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KIEV (Reuters) - Ukraine and Russia-backed separatists accused each other of resuming artillery attacks in east Ukraine on Saturday, breaking a lull in shelling at a frontline hot-spot that had raised hopes the conflict's worst escalation in months was waning.
The reports came hours before a planned telephone call between Ukrainian President Petro Poroshenko and U.S. President Donald Trump, whose aim to improve relations with Moscow has alarmed Kiev while the east Ukraine conflict remains unresolved.
Kiev said pro-Russian rebels had resumed firing heavy artillery at government troop positions in the industrial zone of the town of Avdiyivka.
The area has been at the centre of intensified shelling during the last week in which more than 40 people have been killed in both government- and rebel-held areas.
A spokesman for Poroshenko said separatists had also fired at workers repairing power lines near the town. "Ukraine demands Russia immediately cease firing," spokesman Svyatoslav Tsegolko said in a post on Facebook.
Security monitors for the Organization for Security and Cooperation in Europe (OSCE) also said shooting had interrupted work to repair power lines near Avdiyivka, thousands of whose citizens have been without electricity since Monday in freezing winter temperatures.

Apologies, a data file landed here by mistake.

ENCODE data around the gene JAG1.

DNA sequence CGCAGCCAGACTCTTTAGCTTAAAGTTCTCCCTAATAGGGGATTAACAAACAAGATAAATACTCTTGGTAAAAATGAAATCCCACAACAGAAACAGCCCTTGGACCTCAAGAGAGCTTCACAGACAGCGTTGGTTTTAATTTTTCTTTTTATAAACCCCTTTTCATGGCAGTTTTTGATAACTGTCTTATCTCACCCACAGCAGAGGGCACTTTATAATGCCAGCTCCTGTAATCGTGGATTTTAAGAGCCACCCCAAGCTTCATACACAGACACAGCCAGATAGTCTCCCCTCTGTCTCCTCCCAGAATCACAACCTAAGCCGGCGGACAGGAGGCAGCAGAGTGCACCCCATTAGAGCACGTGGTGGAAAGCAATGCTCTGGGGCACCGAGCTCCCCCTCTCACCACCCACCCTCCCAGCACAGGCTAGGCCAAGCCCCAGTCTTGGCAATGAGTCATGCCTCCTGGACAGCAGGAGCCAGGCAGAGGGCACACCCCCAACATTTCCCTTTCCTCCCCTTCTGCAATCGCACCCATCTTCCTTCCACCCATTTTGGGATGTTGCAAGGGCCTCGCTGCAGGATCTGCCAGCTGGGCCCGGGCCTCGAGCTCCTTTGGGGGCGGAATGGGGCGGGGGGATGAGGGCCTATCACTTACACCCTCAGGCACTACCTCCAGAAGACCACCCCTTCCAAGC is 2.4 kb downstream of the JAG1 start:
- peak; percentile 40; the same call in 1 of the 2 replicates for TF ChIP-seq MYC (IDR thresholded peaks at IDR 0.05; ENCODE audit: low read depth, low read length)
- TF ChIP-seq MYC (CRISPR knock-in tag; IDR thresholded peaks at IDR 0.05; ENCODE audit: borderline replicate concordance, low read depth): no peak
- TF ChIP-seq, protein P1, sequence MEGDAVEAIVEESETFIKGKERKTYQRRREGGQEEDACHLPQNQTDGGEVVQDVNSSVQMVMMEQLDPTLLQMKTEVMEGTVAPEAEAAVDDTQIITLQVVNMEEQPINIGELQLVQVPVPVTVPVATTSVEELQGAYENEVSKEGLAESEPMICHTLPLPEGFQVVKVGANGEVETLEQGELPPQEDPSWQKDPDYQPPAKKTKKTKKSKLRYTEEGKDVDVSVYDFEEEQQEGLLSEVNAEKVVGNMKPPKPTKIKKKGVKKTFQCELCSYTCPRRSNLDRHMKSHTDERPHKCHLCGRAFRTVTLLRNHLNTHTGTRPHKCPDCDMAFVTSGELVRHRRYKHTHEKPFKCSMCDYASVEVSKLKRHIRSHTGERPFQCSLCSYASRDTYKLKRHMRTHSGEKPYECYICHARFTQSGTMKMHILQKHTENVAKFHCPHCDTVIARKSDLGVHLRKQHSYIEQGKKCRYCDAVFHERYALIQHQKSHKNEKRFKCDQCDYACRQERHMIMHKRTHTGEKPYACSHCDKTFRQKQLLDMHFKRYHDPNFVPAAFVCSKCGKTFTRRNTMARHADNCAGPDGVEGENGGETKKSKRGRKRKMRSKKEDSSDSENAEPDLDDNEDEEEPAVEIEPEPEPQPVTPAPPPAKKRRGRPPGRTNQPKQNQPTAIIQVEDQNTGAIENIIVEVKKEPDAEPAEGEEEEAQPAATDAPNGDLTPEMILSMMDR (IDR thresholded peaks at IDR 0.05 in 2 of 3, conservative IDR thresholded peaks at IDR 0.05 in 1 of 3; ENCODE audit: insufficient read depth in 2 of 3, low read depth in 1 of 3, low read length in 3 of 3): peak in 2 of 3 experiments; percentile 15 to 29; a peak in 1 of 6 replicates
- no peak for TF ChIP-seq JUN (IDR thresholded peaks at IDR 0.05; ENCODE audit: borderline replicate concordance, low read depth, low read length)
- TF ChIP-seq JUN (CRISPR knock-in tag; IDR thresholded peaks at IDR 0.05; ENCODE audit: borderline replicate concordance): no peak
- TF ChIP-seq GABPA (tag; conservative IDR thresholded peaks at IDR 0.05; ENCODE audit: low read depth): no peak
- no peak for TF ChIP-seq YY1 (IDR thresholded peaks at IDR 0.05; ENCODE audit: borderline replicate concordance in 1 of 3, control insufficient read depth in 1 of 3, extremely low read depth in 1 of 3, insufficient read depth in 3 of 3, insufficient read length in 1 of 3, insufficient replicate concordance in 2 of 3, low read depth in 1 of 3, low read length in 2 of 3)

The reports followed a period of relative calm in Avdiyivka overnight on Friday and early on Saturday, although the Ukrainian military and separatists had reported attacks on other parts of the front line.
Separatist officials said shelling from the Ukrainian side at 1130 GMT had hit electricity lines in rebel-held territory, cutting off all power to the town of Horlivka, which has more than 250,000 residents.
The past week's escalation has brought global attention back to the simmering conflict, which has seen periodic surges in violence in defiance of the two-year-old 'Minsk' ceasefire agreement.
Fighting between government troops and separatist rebels first broke out in April 2014, after a pro-European uprising in Kiev ousted a Moscow-backed president. About 10,000 have been killed since.
The call between Poroshenko and Trump, scheduled for 2145 GMT, will be the first since the U.S. president's inauguration and its outcome will be closely scrutinised for signals on Trump's policy on Russia.
Last week, Trump said it was too early to discuss easing sanctions against Russia, but emphasised that he wants to carry through on his campaign pledge to pursue better ties with the Kremlin.
Russia has been hit with U.S. and EU sanctions for its involvement in the nearly three-year-old conflict and annexation of Crimea. The Kremlin denies accusations that it supports the separatists with troops and weapons.
Reporting by Alessandra Prentice and Natalia Zinets; Editing by Helen Popper